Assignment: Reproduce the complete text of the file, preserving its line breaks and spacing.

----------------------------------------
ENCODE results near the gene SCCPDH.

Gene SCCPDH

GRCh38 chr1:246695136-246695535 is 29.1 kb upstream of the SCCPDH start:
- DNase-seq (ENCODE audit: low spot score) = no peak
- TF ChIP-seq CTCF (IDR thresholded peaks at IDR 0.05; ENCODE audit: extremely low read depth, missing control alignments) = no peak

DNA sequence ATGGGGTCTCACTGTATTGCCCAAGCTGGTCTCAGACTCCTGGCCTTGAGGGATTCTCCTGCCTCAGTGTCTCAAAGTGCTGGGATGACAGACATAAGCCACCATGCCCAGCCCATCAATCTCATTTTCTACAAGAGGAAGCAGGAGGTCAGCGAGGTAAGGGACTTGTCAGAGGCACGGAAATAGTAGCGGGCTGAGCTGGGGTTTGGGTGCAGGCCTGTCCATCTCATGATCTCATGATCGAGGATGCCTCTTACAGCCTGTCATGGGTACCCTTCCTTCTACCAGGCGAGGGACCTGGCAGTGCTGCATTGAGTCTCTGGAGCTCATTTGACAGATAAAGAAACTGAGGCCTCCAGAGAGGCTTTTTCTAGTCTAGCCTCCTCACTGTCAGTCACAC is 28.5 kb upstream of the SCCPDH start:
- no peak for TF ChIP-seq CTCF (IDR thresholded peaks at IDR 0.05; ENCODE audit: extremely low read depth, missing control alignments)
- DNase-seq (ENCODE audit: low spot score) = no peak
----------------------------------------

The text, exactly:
ENCODE results near the gene SCCPDH.

Gene SCCPDH

GRCh38 chr1:246695136-246695535 is 29.1 kb upstream of the SCCPDH start:
- DNase-seq (ENCODE audit: low spot score) = no peak
- TF ChIP-seq CTCF (IDR thresholded peaks at IDR 0.05; ENCODE audit: extremely low read depth, missing control alignments) = no peak

DNA sequence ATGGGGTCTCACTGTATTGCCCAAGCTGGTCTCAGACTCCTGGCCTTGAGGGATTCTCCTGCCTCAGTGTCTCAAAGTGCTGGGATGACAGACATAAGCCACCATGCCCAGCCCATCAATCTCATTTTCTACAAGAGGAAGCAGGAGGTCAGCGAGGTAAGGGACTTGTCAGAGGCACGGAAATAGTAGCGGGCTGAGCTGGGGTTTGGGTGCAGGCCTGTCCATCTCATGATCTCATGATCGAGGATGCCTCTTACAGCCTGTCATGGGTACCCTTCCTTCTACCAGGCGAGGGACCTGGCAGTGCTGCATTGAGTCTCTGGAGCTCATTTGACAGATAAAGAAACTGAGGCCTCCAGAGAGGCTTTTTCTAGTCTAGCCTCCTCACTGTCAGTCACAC is 28.5 kb upstream of the SCCPDH start:
- no peak for TF ChIP-seq CTCF (IDR thresholded peaks at IDR 0.05; ENCODE audit: extremely low read depth, missing control alignments)
- DNase-seq (ENCODE audit: low spot score) = no peak